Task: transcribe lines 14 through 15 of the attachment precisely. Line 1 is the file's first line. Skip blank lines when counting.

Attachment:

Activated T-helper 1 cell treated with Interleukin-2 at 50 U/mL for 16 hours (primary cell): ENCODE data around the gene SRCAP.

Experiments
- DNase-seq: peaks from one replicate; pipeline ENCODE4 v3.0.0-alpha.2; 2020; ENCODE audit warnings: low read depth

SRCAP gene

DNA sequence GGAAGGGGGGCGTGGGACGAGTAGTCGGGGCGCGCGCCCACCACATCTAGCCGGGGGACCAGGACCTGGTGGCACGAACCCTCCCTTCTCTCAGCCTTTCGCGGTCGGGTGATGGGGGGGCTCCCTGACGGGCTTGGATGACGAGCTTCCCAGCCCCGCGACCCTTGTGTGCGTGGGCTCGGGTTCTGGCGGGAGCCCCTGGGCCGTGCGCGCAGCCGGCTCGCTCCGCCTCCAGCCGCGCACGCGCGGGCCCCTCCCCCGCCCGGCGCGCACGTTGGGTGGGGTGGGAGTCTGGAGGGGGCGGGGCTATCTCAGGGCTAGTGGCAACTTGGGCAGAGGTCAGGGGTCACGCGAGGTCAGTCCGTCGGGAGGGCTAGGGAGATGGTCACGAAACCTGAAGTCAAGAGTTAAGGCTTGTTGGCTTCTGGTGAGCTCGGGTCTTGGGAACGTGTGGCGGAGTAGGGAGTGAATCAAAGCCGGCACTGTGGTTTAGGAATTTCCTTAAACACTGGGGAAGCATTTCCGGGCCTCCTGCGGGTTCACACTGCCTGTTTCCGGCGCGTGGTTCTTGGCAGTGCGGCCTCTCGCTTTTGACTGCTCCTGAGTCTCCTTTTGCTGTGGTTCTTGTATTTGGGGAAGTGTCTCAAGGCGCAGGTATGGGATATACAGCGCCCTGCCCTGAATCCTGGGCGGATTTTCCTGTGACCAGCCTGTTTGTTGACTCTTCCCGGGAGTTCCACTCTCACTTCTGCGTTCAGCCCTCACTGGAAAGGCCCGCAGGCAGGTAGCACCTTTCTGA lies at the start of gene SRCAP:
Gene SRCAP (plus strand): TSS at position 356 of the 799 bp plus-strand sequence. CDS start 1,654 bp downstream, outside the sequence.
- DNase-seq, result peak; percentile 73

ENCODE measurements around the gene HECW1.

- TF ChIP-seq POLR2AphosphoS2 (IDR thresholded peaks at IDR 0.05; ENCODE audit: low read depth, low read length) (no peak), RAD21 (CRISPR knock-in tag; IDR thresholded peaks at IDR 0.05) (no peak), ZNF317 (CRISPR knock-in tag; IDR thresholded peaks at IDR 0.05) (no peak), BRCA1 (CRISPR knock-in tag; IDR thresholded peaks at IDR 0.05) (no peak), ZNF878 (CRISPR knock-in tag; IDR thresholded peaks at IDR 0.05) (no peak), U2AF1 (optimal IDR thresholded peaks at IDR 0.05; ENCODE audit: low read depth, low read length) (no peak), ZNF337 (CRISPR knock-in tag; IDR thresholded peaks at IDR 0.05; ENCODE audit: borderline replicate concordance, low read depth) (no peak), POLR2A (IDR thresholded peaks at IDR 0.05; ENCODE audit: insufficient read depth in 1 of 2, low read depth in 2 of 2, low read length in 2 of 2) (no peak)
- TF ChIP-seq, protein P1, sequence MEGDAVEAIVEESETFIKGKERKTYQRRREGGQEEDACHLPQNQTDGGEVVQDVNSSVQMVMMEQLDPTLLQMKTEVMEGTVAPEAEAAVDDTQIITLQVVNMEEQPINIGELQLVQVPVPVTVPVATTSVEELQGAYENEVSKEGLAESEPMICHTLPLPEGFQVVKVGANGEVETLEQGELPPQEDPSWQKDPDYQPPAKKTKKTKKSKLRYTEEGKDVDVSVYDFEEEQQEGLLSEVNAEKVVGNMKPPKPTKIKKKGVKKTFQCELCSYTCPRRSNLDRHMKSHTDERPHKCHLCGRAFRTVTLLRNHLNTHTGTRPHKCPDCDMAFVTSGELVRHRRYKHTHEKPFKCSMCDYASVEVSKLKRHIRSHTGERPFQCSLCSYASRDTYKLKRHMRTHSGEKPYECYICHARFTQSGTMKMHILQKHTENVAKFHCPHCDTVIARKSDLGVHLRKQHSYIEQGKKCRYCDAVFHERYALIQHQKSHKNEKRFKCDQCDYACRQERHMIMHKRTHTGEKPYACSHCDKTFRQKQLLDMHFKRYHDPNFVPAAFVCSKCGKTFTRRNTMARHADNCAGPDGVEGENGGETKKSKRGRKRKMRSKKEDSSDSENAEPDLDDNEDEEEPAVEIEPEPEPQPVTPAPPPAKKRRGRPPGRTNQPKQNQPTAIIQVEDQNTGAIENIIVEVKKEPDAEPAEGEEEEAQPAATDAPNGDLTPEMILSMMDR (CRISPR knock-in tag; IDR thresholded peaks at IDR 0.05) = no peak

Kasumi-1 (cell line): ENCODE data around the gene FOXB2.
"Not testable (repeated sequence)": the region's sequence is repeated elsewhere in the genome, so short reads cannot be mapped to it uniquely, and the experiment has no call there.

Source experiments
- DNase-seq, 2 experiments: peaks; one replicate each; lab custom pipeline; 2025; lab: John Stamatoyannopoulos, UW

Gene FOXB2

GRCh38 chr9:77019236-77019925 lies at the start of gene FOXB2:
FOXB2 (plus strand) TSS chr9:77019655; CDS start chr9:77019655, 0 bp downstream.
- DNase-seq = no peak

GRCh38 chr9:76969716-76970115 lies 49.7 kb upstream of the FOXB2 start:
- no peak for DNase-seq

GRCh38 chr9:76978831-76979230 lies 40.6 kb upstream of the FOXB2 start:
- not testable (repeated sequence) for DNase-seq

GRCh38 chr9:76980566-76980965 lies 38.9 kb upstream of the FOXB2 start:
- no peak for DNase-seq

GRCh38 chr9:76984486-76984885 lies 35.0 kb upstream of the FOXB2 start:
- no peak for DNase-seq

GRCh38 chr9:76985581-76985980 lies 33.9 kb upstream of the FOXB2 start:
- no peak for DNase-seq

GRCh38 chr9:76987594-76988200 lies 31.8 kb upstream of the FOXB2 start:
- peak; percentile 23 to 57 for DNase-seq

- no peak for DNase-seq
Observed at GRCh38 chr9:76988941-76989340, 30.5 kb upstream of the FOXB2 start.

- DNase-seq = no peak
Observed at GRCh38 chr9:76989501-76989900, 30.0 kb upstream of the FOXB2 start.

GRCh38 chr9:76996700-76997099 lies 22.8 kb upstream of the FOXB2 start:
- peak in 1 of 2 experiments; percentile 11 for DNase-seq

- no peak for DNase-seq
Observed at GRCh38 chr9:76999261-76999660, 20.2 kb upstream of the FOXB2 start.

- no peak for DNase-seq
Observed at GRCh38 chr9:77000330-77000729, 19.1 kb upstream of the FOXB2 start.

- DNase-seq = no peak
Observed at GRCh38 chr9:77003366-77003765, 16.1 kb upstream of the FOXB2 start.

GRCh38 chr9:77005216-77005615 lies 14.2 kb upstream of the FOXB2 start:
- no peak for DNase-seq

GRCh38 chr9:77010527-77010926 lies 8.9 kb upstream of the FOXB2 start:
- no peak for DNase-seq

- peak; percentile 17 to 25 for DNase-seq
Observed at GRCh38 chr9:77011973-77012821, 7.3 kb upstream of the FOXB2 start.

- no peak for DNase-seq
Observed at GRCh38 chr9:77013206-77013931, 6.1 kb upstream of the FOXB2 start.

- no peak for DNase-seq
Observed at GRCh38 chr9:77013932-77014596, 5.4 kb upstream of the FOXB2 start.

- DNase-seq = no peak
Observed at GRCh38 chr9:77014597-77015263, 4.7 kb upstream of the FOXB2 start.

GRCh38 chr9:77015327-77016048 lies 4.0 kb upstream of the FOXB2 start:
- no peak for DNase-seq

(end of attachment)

- DNase-seq, 2 experiments: peaks; one replicate each; lab custom pipeline; 2025; lab: John Stamatoyannopoulos, UW

Gene FOXB2